I felt the same way about this as my nine-year-old self felt about racism in the Church: there’s no way the God of the universe can be about this.

I literally couldn’t sleep. I became, in some ways, a broken person. I had to do something. I left my own political party to start a third party initiative I called Better for America. Troubled by the state of our country, I ran for the United States Senate of Massachusetts under the banner of uniting America. The thing I was proudest of, my management team was black, white, Asian and Latino. But even better, it was full of Democrats, Independents, members of the Green Party and Republicans.

What I found out there on the campaign trail was well beyond the reach of politics. At thousands of events and meetings, I looked into people’s eyes and saw their anger. I understood it. Our leaders often drive us to anger like that.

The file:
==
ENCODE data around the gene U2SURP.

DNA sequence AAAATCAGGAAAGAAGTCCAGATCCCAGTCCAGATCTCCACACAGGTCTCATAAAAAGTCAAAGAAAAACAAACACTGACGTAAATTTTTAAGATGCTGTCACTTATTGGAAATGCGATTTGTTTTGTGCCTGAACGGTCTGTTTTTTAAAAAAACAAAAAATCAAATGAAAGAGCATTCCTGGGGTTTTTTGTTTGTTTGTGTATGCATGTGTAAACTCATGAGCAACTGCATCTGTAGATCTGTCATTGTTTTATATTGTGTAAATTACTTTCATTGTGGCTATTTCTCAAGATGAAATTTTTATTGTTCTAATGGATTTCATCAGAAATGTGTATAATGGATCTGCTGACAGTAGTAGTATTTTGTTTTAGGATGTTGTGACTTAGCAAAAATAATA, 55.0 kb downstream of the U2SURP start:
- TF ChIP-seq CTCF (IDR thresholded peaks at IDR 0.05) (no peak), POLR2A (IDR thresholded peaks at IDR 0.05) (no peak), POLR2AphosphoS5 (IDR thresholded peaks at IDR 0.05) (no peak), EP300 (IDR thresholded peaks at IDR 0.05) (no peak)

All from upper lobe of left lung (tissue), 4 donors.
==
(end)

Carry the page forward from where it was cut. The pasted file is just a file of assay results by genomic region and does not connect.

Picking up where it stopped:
But underneath that anger, I saw fear, pain and sadness too. 

Many of these people don’t know they are children of a living God. They don’t know they were built for purpose and meaning. 

I lost my bid for Senate, but I realized the real campaign wasn’t over yet. The spiritual core of my team stayed together. Nearly eighteen months ago, before anyone ever heard of coronavirus, we saw the death and despair and division already out there in America, and knew we needed an American awakening. 

Is that crazy? Probably a little.